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Tea Party Crowds Protest Federal Spending And Intervention: TAXPAYERS SOUND OFF
[March 29, 2009]

Tea Party Crowds Protest Federal Spending And Intervention: TAXPAYERS SOUND OFF

(Hartford Courant, The (CT) Via Acquire Media NewsEdge) Mar. 29--Tanya Bachand has always been interested in politics, though she viewed it as largely a spectator sport. "I never felt compelled to get off my couch ... and do something," said the 34-year-old attorney from Wallingford.

But as she grew increasingly alarmed by the billions of dollars the federal government was spending on bailout and stimulus packages, Bachand was driven to act: She recently joined a burgeoning grass-roots political uprising known as the Tea Party movement.

Launched by a cable television personality's tirade and fueled by the blogosphere and right-wing columnists, activists such as Bachand have staged protests across the nation, including several in Connecticut. The latest was held Saturday in Stamford.

"I felt a responsibility, as a parent and as a citizen, to do something," said Bachand, who has a 9-year-old son. "I went to New York for a Tea Party protest in February and I met a lot of people who thought like me." She is now organizing a similar demonstration in New Haven on April 15, one of a number of tax day protests planned around the nation.

Critics dismiss the phenomenon as little more than a sharply partisan attack on President Barack Obama and the Democrats. But the protesters say their cause represents something bigger: a collective yell of "I'm not going to take it anymore" from the American taxpayer.

The movement takes its name, and much of its imagery, from American history. Participants -- including home-schooling moms, Libertarians and Rush Limbaugh Republicans -- compare themselves to the 18th century patriots who dumped tea into Boston Harbor to protest taxation without representation.

In Chicago, the protesters included a man with a bullhorn who was dressed as Samuel Adams. In Sacramento, some in the crowd carried signs that read "Give Me Liberty or Give Me Death." And in St. Louis, an estimated 1,000 people stood on the steps of the Gateway Arch and tossed loose tea into the muddy waters of the Mississippi River.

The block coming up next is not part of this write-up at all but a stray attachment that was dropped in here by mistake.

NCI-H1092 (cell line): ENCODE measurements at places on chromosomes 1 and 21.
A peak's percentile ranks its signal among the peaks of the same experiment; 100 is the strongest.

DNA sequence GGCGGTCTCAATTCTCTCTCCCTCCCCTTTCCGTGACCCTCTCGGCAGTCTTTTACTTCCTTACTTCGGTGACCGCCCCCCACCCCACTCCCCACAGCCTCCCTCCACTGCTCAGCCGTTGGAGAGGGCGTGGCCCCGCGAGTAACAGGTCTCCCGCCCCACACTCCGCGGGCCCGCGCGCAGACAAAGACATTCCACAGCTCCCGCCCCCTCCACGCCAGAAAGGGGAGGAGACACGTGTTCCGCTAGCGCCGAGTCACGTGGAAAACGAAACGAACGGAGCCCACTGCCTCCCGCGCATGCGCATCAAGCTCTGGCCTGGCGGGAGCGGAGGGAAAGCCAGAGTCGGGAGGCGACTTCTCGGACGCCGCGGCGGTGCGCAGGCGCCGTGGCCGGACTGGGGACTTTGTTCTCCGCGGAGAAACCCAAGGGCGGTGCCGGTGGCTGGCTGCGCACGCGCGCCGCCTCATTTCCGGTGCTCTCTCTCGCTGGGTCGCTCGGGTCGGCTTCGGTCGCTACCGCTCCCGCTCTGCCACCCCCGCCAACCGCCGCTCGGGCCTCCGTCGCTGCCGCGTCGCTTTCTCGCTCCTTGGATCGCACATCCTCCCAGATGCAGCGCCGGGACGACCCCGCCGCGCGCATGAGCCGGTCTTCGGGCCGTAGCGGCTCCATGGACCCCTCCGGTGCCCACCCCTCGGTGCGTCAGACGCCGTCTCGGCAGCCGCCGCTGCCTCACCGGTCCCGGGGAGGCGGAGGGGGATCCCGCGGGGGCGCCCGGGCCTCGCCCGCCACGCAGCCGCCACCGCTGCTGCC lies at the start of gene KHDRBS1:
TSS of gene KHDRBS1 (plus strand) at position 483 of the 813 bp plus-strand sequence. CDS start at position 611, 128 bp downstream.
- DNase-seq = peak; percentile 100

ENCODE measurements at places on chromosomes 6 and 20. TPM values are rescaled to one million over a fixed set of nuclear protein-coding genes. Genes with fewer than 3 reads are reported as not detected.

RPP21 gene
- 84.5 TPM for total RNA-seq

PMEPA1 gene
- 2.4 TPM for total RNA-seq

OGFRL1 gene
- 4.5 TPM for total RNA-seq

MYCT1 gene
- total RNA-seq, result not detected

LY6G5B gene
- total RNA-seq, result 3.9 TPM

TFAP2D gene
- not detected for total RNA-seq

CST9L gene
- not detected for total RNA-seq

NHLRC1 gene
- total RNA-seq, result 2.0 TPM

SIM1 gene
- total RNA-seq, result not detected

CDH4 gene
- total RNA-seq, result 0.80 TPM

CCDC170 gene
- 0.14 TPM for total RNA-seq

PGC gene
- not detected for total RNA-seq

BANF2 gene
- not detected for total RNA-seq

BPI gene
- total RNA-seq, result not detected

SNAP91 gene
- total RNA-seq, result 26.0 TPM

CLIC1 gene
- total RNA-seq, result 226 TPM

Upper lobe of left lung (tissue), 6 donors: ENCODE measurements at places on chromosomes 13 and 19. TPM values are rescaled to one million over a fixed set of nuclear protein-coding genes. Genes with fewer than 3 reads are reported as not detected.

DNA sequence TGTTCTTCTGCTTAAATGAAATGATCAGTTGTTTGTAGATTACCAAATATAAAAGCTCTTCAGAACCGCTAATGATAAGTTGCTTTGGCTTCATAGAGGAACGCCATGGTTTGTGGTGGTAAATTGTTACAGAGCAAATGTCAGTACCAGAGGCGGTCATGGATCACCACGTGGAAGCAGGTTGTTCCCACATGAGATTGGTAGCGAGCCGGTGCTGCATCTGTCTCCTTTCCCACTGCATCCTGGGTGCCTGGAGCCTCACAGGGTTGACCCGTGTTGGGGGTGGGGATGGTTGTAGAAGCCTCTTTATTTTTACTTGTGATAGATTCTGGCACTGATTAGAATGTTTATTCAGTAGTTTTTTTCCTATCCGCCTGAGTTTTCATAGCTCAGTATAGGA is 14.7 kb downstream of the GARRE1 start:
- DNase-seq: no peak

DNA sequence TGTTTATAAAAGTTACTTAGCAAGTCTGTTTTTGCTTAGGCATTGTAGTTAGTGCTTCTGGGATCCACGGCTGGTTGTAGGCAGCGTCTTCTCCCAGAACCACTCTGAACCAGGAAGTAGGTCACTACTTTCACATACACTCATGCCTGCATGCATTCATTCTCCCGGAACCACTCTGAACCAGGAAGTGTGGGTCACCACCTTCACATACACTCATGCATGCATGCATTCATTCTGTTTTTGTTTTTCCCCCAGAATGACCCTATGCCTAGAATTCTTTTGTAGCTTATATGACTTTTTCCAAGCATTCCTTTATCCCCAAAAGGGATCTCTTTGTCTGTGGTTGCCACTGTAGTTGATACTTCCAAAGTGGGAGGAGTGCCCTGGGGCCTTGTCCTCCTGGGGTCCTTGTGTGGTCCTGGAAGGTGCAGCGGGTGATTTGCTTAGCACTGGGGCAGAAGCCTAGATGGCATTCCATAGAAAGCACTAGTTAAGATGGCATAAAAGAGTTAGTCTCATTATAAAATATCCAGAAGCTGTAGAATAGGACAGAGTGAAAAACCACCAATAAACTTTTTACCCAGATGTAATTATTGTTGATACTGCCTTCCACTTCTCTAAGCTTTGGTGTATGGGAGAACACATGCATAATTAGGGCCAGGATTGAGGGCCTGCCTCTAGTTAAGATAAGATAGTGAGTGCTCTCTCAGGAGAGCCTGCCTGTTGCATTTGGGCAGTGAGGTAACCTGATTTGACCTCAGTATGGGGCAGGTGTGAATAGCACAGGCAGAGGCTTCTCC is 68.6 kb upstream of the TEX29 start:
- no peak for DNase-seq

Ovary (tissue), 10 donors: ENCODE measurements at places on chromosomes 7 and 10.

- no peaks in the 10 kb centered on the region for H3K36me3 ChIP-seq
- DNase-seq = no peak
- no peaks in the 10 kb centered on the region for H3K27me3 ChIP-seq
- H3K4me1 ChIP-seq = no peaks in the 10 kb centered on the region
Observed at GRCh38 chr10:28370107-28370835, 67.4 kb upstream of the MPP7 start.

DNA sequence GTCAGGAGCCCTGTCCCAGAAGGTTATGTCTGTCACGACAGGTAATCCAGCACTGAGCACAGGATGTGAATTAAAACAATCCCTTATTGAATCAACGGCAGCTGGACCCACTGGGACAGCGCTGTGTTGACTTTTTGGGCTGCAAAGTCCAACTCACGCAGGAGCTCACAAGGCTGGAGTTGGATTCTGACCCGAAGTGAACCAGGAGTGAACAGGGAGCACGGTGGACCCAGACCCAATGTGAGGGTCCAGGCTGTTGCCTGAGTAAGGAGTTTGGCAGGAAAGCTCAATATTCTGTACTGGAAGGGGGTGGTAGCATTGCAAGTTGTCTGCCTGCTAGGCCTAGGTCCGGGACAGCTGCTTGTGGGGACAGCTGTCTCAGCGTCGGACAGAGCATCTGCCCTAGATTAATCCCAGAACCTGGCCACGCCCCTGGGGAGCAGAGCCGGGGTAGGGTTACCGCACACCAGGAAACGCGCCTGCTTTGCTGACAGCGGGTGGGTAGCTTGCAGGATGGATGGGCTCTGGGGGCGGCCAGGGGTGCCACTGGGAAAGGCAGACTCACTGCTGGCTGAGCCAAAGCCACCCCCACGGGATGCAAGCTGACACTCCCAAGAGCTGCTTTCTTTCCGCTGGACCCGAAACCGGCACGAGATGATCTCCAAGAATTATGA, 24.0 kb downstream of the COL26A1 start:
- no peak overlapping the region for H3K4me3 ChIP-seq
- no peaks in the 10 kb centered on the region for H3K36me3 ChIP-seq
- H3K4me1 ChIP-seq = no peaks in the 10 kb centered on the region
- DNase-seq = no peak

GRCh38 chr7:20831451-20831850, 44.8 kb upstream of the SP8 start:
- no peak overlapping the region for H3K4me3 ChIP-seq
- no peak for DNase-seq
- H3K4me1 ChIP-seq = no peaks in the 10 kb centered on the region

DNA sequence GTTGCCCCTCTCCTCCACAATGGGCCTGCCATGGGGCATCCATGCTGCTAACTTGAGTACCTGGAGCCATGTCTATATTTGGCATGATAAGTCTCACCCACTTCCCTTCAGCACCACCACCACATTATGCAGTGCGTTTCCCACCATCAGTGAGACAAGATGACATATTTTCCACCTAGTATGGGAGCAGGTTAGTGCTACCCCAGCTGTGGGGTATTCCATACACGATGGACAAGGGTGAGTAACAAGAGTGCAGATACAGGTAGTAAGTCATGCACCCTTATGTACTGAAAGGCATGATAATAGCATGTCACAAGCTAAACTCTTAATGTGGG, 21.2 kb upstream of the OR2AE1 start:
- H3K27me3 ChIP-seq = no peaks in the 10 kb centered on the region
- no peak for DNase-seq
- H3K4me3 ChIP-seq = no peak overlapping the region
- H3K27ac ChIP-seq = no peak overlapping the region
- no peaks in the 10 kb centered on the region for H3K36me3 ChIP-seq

Despite the colonial trappings, the Tea Party uprising has more in common with taxpayer rebellions in the 1970s and '80s than it does with the Revolutionary War, said Isaac William Martin, an assistant professor of sociology at the University of California- San Diego.

In fact, the property-tax revolts that culminated with the passage of Proposition 13 in California and Proposition 21/2 in Massachusetts provided the GOP with an aha-moment, one that continues to resonate with the party, he said.

"Suddenly it became clear to Republicans that tax-cutting could be a populist issue that could get them some votes," said Martin, who has studied the social history of tax revolts.

While Republicans in Congress railed against the $787 billion stimulus package, it took a rant late last month by CNBC reporter Rick Santelli on the floor of the Chicago Mercantile Exchange to galvanize the movement. Video of the angry outburst, complete with allusions to communist Cuba and assertions that "the government is promoting bad behavior," spread on YouTube.

Just as help galvanized left-wing opposition to the Iraq War, Tea Party activists hope to crystallize public frustration over government bailouts and the economic recovery plan and foster a new conservative activism.

"These packages are being pushed through with no deliberation," said Branford resident Pam Fowler, who is 49 and works as a technology facilitator at a local elementary school. "The pork, the earmarks. ... It just feels out of control." Fowler, the movement's Connecticut coordinator, said the protests aren't directed at a particular political party. "The goal, first and foremost, is to raise awareness and put our politicians of all stripes on notice that we've got an intelligent population who's frightened, frustrated and angry about what's going on.

"And not just conservatives," Fowler added, but "all people who value our Constitution." Yet the target is unmistakably Obama and the Democrats. At a Tea Party protest that drew about 300 people in Ridgefield last weekend, one participant carried a sign that read "Obama=Socialism," according to a report in The News-Times of Danbury. Others criticized the president and his policies.

But Tanya Bachand said she was "equally upset if not more so" at President George W. Bush, who signed a $700 billion economic recovery plan last fall and also left behind a $1.2 trillion deficit for 2009.

"It's more disappointing when it comes from the people who I thought I ... ideologically identified with," she said.

Ultimately, Bachand said, the Tea Parties aren't about party politics. "We want to have a real conversation about the direction of the country," she said. "I'm troubled by the bailouts. ... I'm personally opposed to any government intervention in private business." In her view, it comes down to a single question: "Do you believe in individual responsibility or do you believe that the government should take care of every little nook and cranny of our lives." To see more of The Hartford Courant, or to subscribe to the newspaper, go to

Copyright (c) 2009, The Hartford Courant, Conn.

Distributed by McClatchy-Tribune Information Services.

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